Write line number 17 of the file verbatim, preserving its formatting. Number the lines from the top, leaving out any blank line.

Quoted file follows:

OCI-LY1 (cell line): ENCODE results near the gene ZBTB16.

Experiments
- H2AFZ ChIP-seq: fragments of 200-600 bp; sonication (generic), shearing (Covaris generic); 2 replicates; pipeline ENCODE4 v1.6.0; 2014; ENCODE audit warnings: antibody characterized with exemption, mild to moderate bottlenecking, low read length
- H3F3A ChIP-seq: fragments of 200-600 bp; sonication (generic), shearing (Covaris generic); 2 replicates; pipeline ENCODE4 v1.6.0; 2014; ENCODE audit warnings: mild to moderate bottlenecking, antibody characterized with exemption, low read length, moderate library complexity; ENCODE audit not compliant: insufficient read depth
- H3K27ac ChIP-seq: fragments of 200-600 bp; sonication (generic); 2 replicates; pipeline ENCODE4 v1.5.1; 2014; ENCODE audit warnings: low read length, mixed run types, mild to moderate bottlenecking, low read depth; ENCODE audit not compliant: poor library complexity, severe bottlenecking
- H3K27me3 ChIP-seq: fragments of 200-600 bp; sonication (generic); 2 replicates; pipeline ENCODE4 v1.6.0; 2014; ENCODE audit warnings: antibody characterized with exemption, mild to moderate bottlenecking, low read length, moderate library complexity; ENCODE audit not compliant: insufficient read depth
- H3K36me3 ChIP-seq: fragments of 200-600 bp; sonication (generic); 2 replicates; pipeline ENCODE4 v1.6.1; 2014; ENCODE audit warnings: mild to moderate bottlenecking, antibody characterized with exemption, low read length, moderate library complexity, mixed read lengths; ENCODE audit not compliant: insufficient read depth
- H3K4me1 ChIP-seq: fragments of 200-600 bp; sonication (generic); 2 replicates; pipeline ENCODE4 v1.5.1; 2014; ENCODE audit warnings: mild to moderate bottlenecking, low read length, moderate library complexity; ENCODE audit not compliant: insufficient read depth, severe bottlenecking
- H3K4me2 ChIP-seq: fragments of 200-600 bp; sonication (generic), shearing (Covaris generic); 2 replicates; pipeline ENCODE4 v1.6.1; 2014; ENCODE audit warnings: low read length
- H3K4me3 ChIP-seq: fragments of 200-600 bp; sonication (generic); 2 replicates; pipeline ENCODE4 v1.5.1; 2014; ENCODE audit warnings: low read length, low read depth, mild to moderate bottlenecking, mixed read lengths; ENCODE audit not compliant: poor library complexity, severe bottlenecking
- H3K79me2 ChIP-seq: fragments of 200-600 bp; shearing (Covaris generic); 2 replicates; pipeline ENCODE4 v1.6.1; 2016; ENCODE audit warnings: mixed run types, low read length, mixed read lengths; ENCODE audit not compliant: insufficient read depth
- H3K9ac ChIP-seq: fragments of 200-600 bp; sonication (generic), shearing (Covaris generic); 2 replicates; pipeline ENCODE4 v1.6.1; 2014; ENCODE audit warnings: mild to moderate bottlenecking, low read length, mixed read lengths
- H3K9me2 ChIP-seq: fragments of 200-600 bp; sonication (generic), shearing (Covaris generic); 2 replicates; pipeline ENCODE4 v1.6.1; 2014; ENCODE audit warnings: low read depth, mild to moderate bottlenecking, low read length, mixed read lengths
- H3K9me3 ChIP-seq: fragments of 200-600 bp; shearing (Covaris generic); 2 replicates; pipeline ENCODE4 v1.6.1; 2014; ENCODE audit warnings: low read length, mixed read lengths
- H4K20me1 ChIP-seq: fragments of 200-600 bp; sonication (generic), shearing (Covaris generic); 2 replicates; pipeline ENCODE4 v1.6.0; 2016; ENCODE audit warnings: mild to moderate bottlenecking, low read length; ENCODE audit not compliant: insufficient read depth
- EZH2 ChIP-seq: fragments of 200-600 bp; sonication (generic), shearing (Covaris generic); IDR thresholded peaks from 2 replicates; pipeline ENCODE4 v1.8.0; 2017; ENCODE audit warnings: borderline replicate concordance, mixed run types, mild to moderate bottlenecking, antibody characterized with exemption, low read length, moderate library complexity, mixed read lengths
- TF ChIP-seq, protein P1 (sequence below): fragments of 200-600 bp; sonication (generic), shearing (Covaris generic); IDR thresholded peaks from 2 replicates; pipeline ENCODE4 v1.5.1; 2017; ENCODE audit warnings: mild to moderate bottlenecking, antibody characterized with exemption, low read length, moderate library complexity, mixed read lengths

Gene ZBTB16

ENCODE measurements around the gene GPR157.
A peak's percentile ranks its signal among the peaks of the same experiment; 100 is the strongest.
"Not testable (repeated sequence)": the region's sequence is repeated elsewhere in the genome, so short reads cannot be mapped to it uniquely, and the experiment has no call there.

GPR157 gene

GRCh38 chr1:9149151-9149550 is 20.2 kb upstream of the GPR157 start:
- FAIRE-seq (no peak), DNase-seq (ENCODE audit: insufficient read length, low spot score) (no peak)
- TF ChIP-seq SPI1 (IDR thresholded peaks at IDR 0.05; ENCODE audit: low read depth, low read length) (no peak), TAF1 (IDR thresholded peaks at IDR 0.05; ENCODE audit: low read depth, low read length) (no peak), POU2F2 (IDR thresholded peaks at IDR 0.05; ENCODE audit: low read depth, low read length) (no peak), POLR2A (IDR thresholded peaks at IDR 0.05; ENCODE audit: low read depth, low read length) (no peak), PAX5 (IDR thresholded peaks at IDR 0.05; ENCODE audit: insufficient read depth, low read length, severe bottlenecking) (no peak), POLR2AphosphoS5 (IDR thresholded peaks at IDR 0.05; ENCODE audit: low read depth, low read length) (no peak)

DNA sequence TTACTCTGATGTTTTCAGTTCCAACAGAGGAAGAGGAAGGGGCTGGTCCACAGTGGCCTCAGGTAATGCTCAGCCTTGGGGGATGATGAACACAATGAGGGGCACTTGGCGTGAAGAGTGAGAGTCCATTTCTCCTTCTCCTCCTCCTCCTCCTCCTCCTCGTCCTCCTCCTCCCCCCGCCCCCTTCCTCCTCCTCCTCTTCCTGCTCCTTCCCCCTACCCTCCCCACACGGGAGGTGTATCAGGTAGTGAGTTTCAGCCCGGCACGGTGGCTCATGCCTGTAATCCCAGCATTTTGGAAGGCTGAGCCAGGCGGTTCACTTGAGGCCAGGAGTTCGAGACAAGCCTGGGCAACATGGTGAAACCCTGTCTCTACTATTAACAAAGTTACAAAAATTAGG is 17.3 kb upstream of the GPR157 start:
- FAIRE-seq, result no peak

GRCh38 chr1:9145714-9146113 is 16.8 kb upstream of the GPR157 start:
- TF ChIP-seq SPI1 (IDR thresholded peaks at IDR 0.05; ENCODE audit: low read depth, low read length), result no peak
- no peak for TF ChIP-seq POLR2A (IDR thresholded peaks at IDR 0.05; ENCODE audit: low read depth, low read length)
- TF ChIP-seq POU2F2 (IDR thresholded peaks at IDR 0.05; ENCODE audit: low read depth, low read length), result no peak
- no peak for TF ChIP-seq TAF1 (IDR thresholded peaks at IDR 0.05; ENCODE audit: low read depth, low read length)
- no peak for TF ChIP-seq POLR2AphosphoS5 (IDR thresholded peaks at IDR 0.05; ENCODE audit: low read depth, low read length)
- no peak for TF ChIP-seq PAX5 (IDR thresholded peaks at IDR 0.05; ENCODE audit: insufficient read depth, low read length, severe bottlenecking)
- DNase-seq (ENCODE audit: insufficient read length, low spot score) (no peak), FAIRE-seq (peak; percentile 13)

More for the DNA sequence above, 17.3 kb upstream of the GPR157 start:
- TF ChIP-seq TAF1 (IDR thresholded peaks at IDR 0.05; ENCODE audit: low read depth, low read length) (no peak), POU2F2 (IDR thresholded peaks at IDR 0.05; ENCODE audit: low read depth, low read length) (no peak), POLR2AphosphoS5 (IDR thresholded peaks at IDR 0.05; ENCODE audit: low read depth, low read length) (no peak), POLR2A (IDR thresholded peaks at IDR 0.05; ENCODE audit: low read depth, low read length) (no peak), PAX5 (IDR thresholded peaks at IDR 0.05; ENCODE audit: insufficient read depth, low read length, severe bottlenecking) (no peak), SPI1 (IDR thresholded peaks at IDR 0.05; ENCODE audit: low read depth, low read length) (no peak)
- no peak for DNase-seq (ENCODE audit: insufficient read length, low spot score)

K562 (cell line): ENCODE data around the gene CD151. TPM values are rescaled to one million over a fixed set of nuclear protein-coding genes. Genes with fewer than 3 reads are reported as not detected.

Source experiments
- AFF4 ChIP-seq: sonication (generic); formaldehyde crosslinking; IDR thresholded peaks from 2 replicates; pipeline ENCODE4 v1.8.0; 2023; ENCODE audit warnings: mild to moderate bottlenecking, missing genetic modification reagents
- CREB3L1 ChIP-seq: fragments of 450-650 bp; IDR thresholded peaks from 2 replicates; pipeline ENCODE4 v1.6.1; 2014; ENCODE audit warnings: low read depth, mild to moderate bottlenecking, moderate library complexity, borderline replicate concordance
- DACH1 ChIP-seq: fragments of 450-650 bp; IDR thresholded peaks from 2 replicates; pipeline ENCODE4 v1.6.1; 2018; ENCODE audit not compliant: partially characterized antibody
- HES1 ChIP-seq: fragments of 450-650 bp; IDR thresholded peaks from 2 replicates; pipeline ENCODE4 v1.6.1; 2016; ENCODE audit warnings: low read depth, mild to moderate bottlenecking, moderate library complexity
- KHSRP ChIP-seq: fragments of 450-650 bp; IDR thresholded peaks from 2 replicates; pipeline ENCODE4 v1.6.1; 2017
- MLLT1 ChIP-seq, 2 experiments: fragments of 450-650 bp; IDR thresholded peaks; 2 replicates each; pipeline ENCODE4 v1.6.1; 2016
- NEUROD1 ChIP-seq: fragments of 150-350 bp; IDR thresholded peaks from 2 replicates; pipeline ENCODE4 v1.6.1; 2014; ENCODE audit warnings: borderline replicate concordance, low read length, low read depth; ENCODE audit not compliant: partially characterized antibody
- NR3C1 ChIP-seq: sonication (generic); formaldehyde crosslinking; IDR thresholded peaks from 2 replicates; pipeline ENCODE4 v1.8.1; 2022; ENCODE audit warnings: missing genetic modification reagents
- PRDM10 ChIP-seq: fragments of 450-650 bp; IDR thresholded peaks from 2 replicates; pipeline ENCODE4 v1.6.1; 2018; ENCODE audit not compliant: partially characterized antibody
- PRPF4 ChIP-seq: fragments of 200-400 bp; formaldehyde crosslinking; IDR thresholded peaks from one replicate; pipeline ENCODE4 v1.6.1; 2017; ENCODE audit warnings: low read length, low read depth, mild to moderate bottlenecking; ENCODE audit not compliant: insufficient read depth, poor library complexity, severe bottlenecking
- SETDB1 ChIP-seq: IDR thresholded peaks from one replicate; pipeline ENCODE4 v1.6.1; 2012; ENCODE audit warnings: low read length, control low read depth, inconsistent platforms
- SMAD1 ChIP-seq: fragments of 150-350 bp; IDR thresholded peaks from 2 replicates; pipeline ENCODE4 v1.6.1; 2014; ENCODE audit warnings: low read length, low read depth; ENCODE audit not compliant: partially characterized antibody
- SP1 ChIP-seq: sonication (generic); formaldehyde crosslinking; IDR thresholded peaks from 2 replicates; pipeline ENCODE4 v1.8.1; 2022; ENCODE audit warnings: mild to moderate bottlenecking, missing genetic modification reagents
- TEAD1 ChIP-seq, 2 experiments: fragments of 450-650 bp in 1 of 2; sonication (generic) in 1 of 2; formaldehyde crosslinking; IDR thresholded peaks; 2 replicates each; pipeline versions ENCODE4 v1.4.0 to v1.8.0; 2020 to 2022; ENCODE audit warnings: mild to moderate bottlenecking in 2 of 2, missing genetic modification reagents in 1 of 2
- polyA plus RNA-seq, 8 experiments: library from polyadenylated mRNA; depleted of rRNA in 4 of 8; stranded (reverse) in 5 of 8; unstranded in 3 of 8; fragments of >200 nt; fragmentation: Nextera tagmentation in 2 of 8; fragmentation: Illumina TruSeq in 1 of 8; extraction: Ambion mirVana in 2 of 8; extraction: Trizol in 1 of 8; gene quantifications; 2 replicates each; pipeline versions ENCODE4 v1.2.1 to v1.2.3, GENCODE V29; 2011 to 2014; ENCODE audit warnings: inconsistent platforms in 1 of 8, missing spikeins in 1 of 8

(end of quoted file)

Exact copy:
- TF ChIP-seq, protein P1 (sequence below): fragments of 200-600 bp; sonication (generic), shearing (Covaris generic); IDR thresholded peaks from 2 replicates; pipeline ENCODE4 v1.5.1; 2017; ENCODE audit warnings: mild to moderate bottlenecking, antibody characterized with exemption, low read length, moderate library complexity, mixed read lengths